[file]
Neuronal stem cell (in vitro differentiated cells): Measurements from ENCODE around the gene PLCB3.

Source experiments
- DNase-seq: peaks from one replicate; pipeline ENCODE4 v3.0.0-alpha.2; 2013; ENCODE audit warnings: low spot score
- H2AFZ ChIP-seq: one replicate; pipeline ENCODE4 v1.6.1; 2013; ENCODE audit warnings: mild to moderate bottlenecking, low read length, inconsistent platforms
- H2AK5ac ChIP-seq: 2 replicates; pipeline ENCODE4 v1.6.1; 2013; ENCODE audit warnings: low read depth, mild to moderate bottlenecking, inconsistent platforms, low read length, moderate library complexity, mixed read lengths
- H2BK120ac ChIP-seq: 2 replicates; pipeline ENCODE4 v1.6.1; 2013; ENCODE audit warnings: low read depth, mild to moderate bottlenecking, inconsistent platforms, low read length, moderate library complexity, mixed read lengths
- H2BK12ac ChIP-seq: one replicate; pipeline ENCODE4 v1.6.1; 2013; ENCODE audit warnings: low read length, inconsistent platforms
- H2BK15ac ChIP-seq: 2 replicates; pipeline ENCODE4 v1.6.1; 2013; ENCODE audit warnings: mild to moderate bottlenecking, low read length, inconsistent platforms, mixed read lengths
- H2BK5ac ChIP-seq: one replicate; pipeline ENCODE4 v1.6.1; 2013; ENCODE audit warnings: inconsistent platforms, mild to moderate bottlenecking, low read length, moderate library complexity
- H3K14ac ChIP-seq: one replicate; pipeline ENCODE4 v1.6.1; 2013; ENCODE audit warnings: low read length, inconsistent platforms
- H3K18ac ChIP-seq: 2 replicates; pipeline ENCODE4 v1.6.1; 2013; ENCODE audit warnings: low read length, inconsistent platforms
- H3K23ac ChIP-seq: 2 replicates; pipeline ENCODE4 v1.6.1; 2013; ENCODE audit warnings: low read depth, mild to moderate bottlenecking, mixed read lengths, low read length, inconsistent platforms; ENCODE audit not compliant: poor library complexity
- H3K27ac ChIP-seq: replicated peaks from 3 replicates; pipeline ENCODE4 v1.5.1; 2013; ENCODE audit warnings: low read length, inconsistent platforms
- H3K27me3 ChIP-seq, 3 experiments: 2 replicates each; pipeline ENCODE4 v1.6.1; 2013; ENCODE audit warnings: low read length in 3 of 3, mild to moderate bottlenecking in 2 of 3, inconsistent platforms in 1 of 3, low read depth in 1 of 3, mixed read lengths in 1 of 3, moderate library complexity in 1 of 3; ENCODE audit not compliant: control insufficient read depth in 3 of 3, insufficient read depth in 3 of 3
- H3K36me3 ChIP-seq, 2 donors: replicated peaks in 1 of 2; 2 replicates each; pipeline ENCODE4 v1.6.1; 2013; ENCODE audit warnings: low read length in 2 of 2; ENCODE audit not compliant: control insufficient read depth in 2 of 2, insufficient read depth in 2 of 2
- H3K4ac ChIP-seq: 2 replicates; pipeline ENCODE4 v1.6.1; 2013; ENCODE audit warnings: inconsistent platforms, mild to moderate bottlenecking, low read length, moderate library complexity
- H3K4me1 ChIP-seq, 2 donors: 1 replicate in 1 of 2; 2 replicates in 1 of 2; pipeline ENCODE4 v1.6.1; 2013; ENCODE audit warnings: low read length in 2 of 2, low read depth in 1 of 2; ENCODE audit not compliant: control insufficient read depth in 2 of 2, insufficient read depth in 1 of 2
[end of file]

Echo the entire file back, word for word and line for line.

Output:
Neuronal stem cell (in vitro differentiated cells): Measurements from ENCODE around the gene PLCB3.

Source experiments
- DNase-seq: peaks from one replicate; pipeline ENCODE4 v3.0.0-alpha.2; 2013; ENCODE audit warnings: low spot score
- H2AFZ ChIP-seq: one replicate; pipeline ENCODE4 v1.6.1; 2013; ENCODE audit warnings: mild to moderate bottlenecking, low read length, inconsistent platforms
- H2AK5ac ChIP-seq: 2 replicates; pipeline ENCODE4 v1.6.1; 2013; ENCODE audit warnings: low read depth, mild to moderate bottlenecking, inconsistent platforms, low read length, moderate library complexity, mixed read lengths
- H2BK120ac ChIP-seq: 2 replicates; pipeline ENCODE4 v1.6.1; 2013; ENCODE audit warnings: low read depth, mild to moderate bottlenecking, inconsistent platforms, low read length, moderate library complexity, mixed read lengths
- H2BK12ac ChIP-seq: one replicate; pipeline ENCODE4 v1.6.1; 2013; ENCODE audit warnings: low read length, inconsistent platforms
- H2BK15ac ChIP-seq: 2 replicates; pipeline ENCODE4 v1.6.1; 2013; ENCODE audit warnings: mild to moderate bottlenecking, low read length, inconsistent platforms, mixed read lengths
- H2BK5ac ChIP-seq: one replicate; pipeline ENCODE4 v1.6.1; 2013; ENCODE audit warnings: inconsistent platforms, mild to moderate bottlenecking, low read length, moderate library complexity
- H3K14ac ChIP-seq: one replicate; pipeline ENCODE4 v1.6.1; 2013; ENCODE audit warnings: low read length, inconsistent platforms
- H3K18ac ChIP-seq: 2 replicates; pipeline ENCODE4 v1.6.1; 2013; ENCODE audit warnings: low read length, inconsistent platforms
- H3K23ac ChIP-seq: 2 replicates; pipeline ENCODE4 v1.6.1; 2013; ENCODE audit warnings: low read depth, mild to moderate bottlenecking, mixed read lengths, low read length, inconsistent platforms; ENCODE audit not compliant: poor library complexity
- H3K27ac ChIP-seq: replicated peaks from 3 replicates; pipeline ENCODE4 v1.5.1; 2013; ENCODE audit warnings: low read length, inconsistent platforms
- H3K27me3 ChIP-seq, 3 experiments: 2 replicates each; pipeline ENCODE4 v1.6.1; 2013; ENCODE audit warnings: low read length in 3 of 3, mild to moderate bottlenecking in 2 of 3, inconsistent platforms in 1 of 3, low read depth in 1 of 3, mixed read lengths in 1 of 3, moderate library complexity in 1 of 3; ENCODE audit not compliant: control insufficient read depth in 3 of 3, insufficient read depth in 3 of 3
- H3K36me3 ChIP-seq, 2 donors: replicated peaks in 1 of 2; 2 replicates each; pipeline ENCODE4 v1.6.1; 2013; ENCODE audit warnings: low read length in 2 of 2; ENCODE audit not compliant: control insufficient read depth in 2 of 2, insufficient read depth in 2 of 2
- H3K4ac ChIP-seq: 2 replicates; pipeline ENCODE4 v1.6.1; 2013; ENCODE audit warnings: inconsistent platforms, mild to moderate bottlenecking, low read length, moderate library complexity
- H3K4me1 ChIP-seq, 2 donors: 1 replicate in 1 of 2; 2 replicates in 1 of 2; pipeline ENCODE4 v1.6.1; 2013; ENCODE audit warnings: low read length in 2 of 2, low read depth in 1 of 2; ENCODE audit not compliant: control insufficient read depth in 2 of 2, insufficient read depth in 1 of 2